I was gripped by the saga of Jim Chee and Joe Leaphorn as they investigated the disappearance of an anthropologist and stumbled upon the work of pot poachers as I read my first Tony Hillerman mystery –Thief of Time. The story not only captured me with its exciting plot, I gained insight and appreciation into the Navajo culture. I wasn’t a New Mexico resident at the time. My sister gave me the book to read as I traveled back to Seattle from a visit to Albuquerque. By time I had finished the book I was hooked, and sought another mystery from my local bookstore. For the next year I devoured the prior six books and then, like all Tony Hillerman fans, anxiously awaited each new mystery.
I was thrilled to listen to Hillerman talk about his writing career at a University of New Mexico Continuing Education lecture. It was clear that he is a natural born story teller. As he weaved his way through the evolution of his life as a writer, he would digress periodically with a story that came to mind.
After being severely injured in World War II, he began to ponder what he could do to support himself. As he sat recuperating on the porch of the hospital, he began to envision stories in his mind. After the war, he typed up one of the stories, but no one was interested. It was his vivid descriptions and penchant for storytelling in his letters home during the war that started him on a journalism career. A local reporter who interviewed him and read the letters strongly encouraged him to return to college and study journalism.
He is also gutsy and a risk taker. He did a myriad of jobs to put himself through school. If offered a job doing something he had not done, he would say, “Sure, I can do that,” even though he had no clue. One of those jobs took him to the Four Corners area where he had the opportunity to observe a Blessing Way for returning soldiers. He was so impressed with community response to the soldier’s reintegration that The Blessing Way became the subject and title of his first book.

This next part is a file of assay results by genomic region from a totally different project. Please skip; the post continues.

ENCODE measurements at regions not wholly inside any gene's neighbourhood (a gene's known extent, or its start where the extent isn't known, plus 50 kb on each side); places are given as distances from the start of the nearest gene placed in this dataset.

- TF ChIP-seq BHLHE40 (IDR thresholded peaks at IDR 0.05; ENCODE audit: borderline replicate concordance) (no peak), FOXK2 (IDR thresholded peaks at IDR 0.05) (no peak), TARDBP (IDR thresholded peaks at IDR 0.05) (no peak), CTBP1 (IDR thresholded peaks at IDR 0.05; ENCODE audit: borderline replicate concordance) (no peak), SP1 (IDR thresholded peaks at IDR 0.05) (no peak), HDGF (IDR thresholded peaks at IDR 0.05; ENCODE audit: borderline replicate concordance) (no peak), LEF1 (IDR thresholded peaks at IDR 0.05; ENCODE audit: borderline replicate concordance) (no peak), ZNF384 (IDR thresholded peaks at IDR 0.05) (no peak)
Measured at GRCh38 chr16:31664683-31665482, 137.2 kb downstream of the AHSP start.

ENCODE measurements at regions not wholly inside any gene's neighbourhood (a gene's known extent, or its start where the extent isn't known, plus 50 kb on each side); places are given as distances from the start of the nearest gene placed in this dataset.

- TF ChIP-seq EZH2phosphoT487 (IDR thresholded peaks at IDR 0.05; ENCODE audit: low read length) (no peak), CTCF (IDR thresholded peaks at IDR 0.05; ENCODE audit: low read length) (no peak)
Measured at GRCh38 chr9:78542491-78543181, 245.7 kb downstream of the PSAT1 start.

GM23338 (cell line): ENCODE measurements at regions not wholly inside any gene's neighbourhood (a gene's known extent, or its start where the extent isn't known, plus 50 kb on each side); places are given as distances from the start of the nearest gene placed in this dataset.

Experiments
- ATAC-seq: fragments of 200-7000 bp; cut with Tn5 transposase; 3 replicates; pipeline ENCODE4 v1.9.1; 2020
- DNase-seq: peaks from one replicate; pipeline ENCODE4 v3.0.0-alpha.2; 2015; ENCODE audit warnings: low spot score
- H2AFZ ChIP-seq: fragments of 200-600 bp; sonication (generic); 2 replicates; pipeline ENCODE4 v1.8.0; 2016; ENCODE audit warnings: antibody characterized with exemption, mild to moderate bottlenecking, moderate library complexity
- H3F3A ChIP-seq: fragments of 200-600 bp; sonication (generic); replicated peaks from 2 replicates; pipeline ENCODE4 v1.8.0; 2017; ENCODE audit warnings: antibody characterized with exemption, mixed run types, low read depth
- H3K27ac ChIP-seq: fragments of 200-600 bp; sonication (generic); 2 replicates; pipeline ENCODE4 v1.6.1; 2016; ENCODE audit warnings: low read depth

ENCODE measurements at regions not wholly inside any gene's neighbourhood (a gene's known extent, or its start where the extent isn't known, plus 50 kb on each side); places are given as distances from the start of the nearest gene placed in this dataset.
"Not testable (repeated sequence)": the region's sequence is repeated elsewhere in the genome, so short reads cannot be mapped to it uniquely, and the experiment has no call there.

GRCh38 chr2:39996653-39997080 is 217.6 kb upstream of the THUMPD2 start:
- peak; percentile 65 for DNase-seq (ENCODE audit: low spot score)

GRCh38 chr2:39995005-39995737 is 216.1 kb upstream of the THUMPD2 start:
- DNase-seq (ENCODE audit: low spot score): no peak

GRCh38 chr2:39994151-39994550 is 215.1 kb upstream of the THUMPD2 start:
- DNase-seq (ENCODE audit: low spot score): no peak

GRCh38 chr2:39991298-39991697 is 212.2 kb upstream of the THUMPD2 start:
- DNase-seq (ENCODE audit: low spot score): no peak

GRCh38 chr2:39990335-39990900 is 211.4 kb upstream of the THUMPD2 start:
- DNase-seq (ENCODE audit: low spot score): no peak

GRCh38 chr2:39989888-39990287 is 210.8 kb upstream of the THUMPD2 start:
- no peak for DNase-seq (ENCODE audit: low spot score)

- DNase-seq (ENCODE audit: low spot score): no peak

However, it would take almost 15 years before the book would be published. His original agent liked the plot, but wanted him to “take out the Indian stuff.”
Each book focuses on some aspect of Navajo culture. His original research was done at the University of New Mexico library’s special collection on Native American history and issues. Because most of these documents were based on the work of anthropologists, he befriended Navajo professors to check out the facts. Because he work has been respected by the Navajo and Zuni communities, he has many close friends from these nations.
He greatly admires the Navajo sense of humor. He digressed into a story to illustrate this point. “My Navajo name means ‘afraid of his horse.’ I was asked to ride in a local parade, but didn’t want to get on a horse. They were quite amused and bestowed me with a Navajo name to reflect my skittishness with horses,” he chuckled.
“Do you have the story developed before you begin?” someone in the audience inquired.
“I have the plot and location in mind when I begin a new novel,” he responded to one of the audience questions. “However, the story and the characters develop as I begin to write the story.”
“Things happen in the story that I don‘t expect,” he continued. “For example, I never expected that Joe Leaphorn would get married. It just happened.”
At age 81, he still has stories developing. Because he is not in good health, he could not promise another book, but has the plot in mind.
Summarizing his career, he said, “Writing is fun, but it is also hard work.”
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Two years after this talk, he passed away at 83.